Going into Business - The Woman's Way
If you are a woman who wants to live a profitable and rewarding life, then go into business ... your own, not someone else's.
Even though I'm fully aware of the benefits of 'running your own show' and made the decision to do so long ago, I'm still inspired by the stories of others who have done the same.
So, having very proudly been included in the recently published UK Edition of 'Successful Women In Business', I was keen to read the stories of the 14 other women who have been chosen for their influence and impact on the contemporary business world.
And after reading their behind the scenes stories, it struck me very clearly that it doesn't matter what field of endeavour or sector of industry you're in - technology, fashion, retail, property or something else entirely - it's perseverance, determination and a refusal to accept second best that are the core requirements that eventually lead to success.
Very rarely is life like the X Factor, where you're suddenly catapulted to fame and stardom.
That's particularly true if you're a woman trying to make it in the corporate world, where you have to fight your way through glass ceilings and 'old boy networks' (neither of which have gone away unfortunately).
Admittedly, these days only the most hardened of misogynists is likely to say it to your face that you can't make it in business because you're a woman, but that doesn't mean the thought isn't just below the surface.
Women in Business
The reality of course is that those old misguided beliefs about women in business are simply wrong, and even more so today than they were in the past.
As a woman you don't know anything about going into business.
Who says? Countless businesses, even ones run by men, have been set up by someone with little knowledge or experience, but in possession of an idea that they needed to 'scratch'. With so many resources now available on the internet, not being able to find out what you need to know is not an excuse for not trying.
In business you need to be ruthless and that doesn't suit women.
Again, who needs to be ruthless? For every brusque Alan Sugar, there's another successful boss who's taking a more 'touchy feely', collaborative approach. The even better news is that this is the way the business world is turning. It's moving towards win:win and away from macho win:crush, and that's great news for women. What is regarded as their natural talent for cooperation and collaboration is just what the world is looking for after the recent (and on-going) excesses of big business.
You can't go into business because you've got a family.
Twenty years ago, this could have been a 'knockout blow' for many women trapped in their homes by domesticity and children. Nowadays, the rise of cheap new technologies has blown this argument out of the water. If you're a woman who feels her path is blocked in her chosen corporate career, the ways and means exist for you to get out and set up successfully on your own.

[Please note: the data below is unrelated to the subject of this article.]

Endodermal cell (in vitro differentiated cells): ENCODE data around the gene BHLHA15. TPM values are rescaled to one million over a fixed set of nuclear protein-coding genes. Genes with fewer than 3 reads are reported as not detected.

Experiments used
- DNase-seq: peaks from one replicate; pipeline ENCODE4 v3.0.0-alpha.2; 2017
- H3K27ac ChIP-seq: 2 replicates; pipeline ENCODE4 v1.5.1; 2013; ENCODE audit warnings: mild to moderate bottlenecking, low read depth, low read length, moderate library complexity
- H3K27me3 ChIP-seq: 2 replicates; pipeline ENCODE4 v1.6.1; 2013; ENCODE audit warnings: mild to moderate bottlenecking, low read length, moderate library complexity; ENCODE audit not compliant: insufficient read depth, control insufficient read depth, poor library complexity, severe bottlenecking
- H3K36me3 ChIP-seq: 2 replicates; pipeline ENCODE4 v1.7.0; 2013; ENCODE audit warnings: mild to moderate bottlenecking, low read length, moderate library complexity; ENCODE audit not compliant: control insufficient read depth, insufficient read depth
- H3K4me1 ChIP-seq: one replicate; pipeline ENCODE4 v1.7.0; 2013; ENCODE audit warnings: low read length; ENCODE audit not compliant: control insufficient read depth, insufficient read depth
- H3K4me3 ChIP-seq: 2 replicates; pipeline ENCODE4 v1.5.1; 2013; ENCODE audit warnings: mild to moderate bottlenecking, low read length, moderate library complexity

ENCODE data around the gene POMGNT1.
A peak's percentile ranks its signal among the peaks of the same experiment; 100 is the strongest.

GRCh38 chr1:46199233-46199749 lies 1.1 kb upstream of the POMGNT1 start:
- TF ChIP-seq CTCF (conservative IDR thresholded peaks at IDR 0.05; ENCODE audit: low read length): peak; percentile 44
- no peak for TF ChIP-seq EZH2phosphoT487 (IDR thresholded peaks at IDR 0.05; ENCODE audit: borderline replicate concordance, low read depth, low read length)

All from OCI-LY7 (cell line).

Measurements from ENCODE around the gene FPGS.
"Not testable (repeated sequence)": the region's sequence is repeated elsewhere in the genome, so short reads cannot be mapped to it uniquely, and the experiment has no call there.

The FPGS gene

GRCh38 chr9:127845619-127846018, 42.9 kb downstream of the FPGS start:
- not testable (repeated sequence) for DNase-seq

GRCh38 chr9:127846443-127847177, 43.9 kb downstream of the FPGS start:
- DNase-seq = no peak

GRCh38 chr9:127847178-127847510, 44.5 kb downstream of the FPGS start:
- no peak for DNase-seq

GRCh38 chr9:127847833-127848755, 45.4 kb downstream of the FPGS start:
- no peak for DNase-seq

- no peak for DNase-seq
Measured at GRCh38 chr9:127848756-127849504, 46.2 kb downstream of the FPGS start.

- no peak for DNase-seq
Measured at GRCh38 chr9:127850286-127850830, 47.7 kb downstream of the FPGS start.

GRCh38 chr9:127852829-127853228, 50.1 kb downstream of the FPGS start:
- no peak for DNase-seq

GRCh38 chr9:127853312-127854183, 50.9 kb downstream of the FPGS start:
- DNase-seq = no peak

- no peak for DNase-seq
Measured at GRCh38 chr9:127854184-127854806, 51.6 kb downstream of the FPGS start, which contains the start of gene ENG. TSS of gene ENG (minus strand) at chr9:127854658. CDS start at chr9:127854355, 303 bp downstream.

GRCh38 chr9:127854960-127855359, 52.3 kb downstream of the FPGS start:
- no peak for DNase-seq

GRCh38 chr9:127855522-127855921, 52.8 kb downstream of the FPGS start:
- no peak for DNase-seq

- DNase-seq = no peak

So why plan to stay in the corporate world when you can succeed outside it ... on your own terms and in your own way?
Less Then £3000 to get off the Ground
Research suggests that it takes on average less than £3,000 to start a new business - enough to get the good laptop and phone you need to begin creating a viable online business that isn't just local, but international.
You're too old go into business. It's hard enough when you're young, but at your age you've missed the boat.
No. Age should be no deterrent to setting up your own. In fact, if you're a mature woman, there are real reasons to feel positive about life outside the corporate environment. According to The Chartered Institute of Personnel and Development (CIPD), there are now 200,000 more women aged 50-64 in work than there were before the recession. That's due in large part to the substantial rise in numbers setting up in business or becoming self employed.
Better still, age could be to your advantage. Research by Aston University reveals that nearly half of 50+ women are still succeeding in their business five years after setting it up. That compares more than favourably with the far more modest 29% of those aged 18 to 49 who are still going strong five years down the line.
There are rewards to be reaped too. Research by Barclays Wealth & Investment Management of their global clients shows that women in business earned 17% more on average than their male counterparts.
So don't let your gender stop you going your own way when, as a woman in business, you can achieve so much and have so much to gain.
As a first step, download your two free chapters of 'Corporate Escape: the Rise of the New Entrepreneur'.
© 2014 Maite Barón. All rights reserved. If you'd like to use this blog for your ezine, newsletter or website please feel free, but do include a live link to my website and the following attribution: "Maite Barón, 'The Corporate Escape Coach™', enables 40+ executives and professionals to break free of the corporate rat race by helping them find out what is next for them in their professional life. For some that is to help them understand what work they were born to do. For others it is to help them find a better job in a more suitable corporate culture. For more and more, it is to help them transition from employee to self employed, to ultimately start a business as 'New Entrepreneurs'. You can find useful resources, sign up for free reports and read more articles at www.TheCorporateEscape.com
This Article was first posted on the Corporate Escape Blog